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Traveler's Profit Fell 30%, Yet More Optimistic About Commercial Lines

Source: WSJ

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Posted on 25 Jan 2011

Property/casualty insurer Travelers Cos. reported that fourth-quarter profit fell 30% to $894 million, beating analysts' expectations. And while the results were down, Chief Executive Jay Fishman said the company had grown "more optimistic" about the commercial insurance sector, an area where many in the industry have previously suggested insurers may be facing trouble.

Net income of $1.95 a share was off from $2.36 a share the same period a year earlier as realized investment gains declined and the company pulled less from reserves. Operating income, which excludes some investments, dropped to $1.89 a share from $2.12 a share on the smaller benefit from reserves and an increase in catastrophe claims.

Analysts surveyed by Thomson Reuters expected operating earnings of $1.67 a share. Three months ago, the company said fourth-quarter operating results would be $1.36 to $1.56 a share—though Travelers' own estimate excluded any forecast of changes in its reserves.

The effects of such changes can be substantial. In the fourth quarter, the insurer reduced its estimate of the cost of claims from prior years by $228 million after taxes. In the fourth quarter of 2009, the so-called prior-year development was $328 million.

In a potential signal about the broader insurance industry, Travelers said that for the first time since the third quarter of 2008, its existing commercial clients—primarily small and mid-sized businesses—had more to insure in the latest quarter, which helped increase the value of policies sold by about 1% to $5.23 billion.

Commercial insurers have been reporting that clients have been buying less coverage since the start of the financial crisis. That decline in demand mayhave contributed to a long decline in commercial insurance rates.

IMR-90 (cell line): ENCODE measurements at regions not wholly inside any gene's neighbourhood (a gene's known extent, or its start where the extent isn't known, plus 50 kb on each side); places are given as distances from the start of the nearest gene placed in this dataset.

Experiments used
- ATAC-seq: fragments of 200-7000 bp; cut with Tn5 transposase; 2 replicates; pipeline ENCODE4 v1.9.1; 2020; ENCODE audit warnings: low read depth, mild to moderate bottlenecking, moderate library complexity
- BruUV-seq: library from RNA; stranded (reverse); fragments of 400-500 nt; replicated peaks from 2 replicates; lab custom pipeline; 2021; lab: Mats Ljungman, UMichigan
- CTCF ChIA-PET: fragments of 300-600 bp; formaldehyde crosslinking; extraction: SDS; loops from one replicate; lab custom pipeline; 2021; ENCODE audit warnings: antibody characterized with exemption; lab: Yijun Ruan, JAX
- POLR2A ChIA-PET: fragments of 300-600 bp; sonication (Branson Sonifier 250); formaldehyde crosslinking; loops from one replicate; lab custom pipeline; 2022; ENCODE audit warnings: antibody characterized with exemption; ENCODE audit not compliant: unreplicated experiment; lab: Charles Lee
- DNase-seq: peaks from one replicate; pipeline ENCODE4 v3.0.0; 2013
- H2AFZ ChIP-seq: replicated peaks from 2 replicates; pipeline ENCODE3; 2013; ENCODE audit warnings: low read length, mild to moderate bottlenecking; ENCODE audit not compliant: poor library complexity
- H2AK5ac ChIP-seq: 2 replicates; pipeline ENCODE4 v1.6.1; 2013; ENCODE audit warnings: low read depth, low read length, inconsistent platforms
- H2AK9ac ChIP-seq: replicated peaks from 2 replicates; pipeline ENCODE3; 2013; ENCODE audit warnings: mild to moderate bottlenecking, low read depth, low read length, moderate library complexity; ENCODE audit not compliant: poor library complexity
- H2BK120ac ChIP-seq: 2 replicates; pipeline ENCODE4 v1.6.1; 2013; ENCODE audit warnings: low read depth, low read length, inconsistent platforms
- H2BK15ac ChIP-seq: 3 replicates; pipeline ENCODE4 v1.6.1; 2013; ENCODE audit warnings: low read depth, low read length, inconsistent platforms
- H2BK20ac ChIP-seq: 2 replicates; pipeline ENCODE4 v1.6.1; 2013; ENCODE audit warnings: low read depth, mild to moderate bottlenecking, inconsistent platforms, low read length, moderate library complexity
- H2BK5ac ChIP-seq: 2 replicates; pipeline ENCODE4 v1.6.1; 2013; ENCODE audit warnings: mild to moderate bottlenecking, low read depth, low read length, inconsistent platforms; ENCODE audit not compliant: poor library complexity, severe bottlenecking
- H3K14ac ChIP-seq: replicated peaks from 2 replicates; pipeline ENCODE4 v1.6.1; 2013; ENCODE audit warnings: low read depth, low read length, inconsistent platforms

A reversal, if repeated by other insurers, could be one step toward ending the so-called "soft market" for business insurance. Past "hardening" in the market has often come only after insurers have endured significant losses.

Mr. Fishman said in a statement Tuesday the "pricing environment was modestly better than in the third quarter" for Travelers' commercial coverage, suggesting rates fell by less than they had previously.

"We are encouraged by a number of positive changes in the operating environment during the fourth quarter," he said in the statement. "Given recent experience, we are more optimistic about an improvement in the operating environment in 2011 than we were in previous quarters. We anticipate that exposures," or the amount insured, "will improve from 2010 levels, and we are hopeful that the pricing environment will continue to improve."

Still, Mr. Fishman said 2011 underwriting margins would likely shrink company-wide, as they did in 2010. The company had an underwriting profit of $303 million across all its business units in the fourth quarter, compared with $540 million a year earlier.

In Travelers' smaller unit that sells coverage to consumers, the company reported it was insuring more drivers and homeowners even as it was raising prices.

Catastrophe claims rose to $55 million from $10 million as the number of severe weather events across the U.S. increased substantially. Data from the National Oceanic and Atmospheric Administration show tornadoes nearly doubled and hailstorms more than tripled. Disasters included October's violent storms in the Southwest and the "snowpocalypse" that struck the Northeast in late December.

Investment income in the quarter fell 1.4% to $644 million, and realized investment gains fell to $30 million from $130 million. The realized investment results suffered in comparison since Travelers a year earlier pocketed gains from the sale of a portion of its stake in an insurance-services company called Verisk Analytics Inc. Travelers sold off most of the rest of the stake in the third quarter.

Travelers repurchased about $1.6 billion of its common stock in the quarter, bringing the insurer's buybacks to about $5 billion for 2010. That's well above the prior year's $3.3 billion, when firms were holding tight to capital as the financial crisis played out.

The board of directors authorized a new $5 billion share buyback program, in addition to the $1.5 billion remaining under the previous authorization as of Dec. 31.


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